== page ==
After they had gone, Elspeth whispered to her boss, “That is one marriage not made in heaven. All she wanted was what she could get out of him.”
Her boss looked at her, “You’re always so spot on with our clients. I agree with you and think they will call my associate for a divorce soon enough.”
Some months later, as she walked down the street, she saw the man. His colour was dim. He looked defeated. She said, “Hello, Mr Porter, you are looking very down. What’s happened?” She knew perfectly well as she had seen the papers transferring the house into the wife’s name.
He looked at her perplexed, then his face cleared, “Pardon me, I did not recognise you at first, you are the lady from the solicitor's office.”
She smiled and nodded, “Come, let's have a cup of coffee. You can tell me why you look so miserable.”
They sat and chattered. Well, no, he poured out his troubles about his wife. She had been seeing other men all along. As if that was not bad enough, she had accused him of stealing all her money. She said if he gave her the house as a divorce settlement, she would not go to the police.
Elspeth listened while she watched his colours swirling around him. “Did you steal her money?”
“No, of course not. I didn’t think she had any, at least that’s what she told me when we first met.”
“You’re well rid of her. I’m sure things will get better for you soon.”
A few months later, he appeared at the office with a bunch of flowers. “These are for you. Thank you for listening to me. I am moving on. I have a new job which comes with accommodation so I can save for another house, but I will be more careful in the future.”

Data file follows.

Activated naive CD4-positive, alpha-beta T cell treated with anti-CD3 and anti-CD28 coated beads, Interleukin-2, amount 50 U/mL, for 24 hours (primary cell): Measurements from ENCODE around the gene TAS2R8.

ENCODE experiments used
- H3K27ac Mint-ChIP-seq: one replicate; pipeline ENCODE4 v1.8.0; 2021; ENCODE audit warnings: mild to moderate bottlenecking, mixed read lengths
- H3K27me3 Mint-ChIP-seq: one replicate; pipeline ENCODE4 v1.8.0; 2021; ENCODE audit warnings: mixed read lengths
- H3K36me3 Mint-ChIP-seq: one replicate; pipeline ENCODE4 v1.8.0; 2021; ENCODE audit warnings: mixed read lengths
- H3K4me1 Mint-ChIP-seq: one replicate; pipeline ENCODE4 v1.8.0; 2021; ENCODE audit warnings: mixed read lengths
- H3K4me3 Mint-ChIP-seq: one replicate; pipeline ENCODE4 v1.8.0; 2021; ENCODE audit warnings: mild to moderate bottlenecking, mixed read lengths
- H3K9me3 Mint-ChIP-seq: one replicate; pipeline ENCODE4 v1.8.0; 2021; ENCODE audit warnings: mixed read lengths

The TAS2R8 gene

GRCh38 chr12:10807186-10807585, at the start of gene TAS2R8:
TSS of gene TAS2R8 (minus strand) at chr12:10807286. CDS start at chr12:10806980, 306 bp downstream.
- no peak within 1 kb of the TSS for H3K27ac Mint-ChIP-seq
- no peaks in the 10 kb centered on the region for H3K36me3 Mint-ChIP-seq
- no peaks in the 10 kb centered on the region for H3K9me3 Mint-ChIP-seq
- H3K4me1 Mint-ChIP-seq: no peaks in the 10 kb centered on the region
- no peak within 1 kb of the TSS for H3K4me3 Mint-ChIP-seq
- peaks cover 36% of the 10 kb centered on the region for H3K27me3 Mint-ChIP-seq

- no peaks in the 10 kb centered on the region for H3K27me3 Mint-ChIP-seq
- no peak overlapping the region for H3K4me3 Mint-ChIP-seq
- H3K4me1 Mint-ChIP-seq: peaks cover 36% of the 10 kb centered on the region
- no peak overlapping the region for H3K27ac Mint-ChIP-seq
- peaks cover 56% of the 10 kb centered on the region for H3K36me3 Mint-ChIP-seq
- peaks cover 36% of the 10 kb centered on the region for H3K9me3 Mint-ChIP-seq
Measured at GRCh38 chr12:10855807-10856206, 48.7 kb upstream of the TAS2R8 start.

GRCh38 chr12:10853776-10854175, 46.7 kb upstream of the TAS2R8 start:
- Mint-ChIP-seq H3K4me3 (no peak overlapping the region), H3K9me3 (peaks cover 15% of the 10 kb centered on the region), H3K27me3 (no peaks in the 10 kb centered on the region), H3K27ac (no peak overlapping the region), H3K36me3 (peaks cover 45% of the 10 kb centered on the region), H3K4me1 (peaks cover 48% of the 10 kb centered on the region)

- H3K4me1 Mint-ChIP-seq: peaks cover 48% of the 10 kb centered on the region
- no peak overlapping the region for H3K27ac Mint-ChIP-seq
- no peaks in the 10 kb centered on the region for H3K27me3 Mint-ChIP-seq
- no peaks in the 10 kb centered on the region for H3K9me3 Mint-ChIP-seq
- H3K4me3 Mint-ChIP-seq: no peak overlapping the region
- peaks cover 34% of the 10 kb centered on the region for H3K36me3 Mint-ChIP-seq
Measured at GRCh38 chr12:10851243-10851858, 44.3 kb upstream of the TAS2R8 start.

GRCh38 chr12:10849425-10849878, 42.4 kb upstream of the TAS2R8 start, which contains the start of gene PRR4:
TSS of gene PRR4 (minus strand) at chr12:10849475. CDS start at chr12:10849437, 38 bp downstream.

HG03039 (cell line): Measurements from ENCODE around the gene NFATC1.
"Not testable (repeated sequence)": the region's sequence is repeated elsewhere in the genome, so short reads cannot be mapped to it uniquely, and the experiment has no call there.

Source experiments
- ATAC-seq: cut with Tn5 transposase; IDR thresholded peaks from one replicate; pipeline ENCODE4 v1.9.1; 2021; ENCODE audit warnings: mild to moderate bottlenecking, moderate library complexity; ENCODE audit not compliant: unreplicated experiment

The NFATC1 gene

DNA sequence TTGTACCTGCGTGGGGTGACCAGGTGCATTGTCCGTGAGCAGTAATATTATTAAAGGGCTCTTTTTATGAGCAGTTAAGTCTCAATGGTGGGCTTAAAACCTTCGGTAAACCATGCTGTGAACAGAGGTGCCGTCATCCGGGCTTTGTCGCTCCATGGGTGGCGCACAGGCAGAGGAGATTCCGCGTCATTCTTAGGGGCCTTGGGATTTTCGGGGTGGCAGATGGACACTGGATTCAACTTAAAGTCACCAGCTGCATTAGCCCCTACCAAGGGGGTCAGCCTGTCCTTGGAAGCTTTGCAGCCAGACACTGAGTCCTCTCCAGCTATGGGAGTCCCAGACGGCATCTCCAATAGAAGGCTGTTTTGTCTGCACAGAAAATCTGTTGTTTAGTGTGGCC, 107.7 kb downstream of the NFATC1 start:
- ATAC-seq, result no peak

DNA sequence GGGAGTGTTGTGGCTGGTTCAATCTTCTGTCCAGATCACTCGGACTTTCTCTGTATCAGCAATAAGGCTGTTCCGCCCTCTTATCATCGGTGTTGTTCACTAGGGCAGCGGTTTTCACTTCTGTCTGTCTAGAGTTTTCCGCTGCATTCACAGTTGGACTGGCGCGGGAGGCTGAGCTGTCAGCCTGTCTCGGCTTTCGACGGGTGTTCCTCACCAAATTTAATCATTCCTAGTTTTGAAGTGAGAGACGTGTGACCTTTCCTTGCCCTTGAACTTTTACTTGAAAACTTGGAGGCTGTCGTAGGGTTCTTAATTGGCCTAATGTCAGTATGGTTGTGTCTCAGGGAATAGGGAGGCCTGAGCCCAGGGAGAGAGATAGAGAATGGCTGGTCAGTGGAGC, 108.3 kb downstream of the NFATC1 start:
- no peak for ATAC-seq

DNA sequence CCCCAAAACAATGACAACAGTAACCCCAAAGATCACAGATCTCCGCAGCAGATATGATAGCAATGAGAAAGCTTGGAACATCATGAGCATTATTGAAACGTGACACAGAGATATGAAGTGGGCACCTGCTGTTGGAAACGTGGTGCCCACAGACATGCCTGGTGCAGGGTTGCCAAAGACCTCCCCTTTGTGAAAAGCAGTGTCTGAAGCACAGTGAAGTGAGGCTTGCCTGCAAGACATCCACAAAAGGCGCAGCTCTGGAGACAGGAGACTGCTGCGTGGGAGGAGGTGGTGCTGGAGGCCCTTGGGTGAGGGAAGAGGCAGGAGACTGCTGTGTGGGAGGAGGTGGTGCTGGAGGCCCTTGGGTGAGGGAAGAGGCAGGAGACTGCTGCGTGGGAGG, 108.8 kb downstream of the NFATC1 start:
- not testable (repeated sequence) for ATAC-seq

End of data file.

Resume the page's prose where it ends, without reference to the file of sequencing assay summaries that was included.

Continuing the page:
She smiled at him. His colour was back to being a lovely blue and now it had golden glints too. Her boss came out and looked questioningly at the flowers.
She smiled, “I met Mr Porter for a coffee a while back, these are a thank you.”
Mr Greystone looked hard at her, “You are a very perceptive lady. I wanted to tell you I am retiring soon and moving to Scotland. I have always admired you and wondered if you would consider joining me?”
She had always liked his colours, like a heather mixture, brown and green with hints of pink and purple. She thought about how appropriate he was moving to Scotland. His proposal was a shock, although she had always been aware of how his colour reached out to her. Until now, she had no inkling of the depth of his feelings.
After their quiet marriage and move to a beautiful house in Scotland, she told him of her ability.
He smiled. “I didn’t know you could see but always knew you understood people. My Grandmother came from these parts and she saw things too, its nothing surprising to the people in these parts.”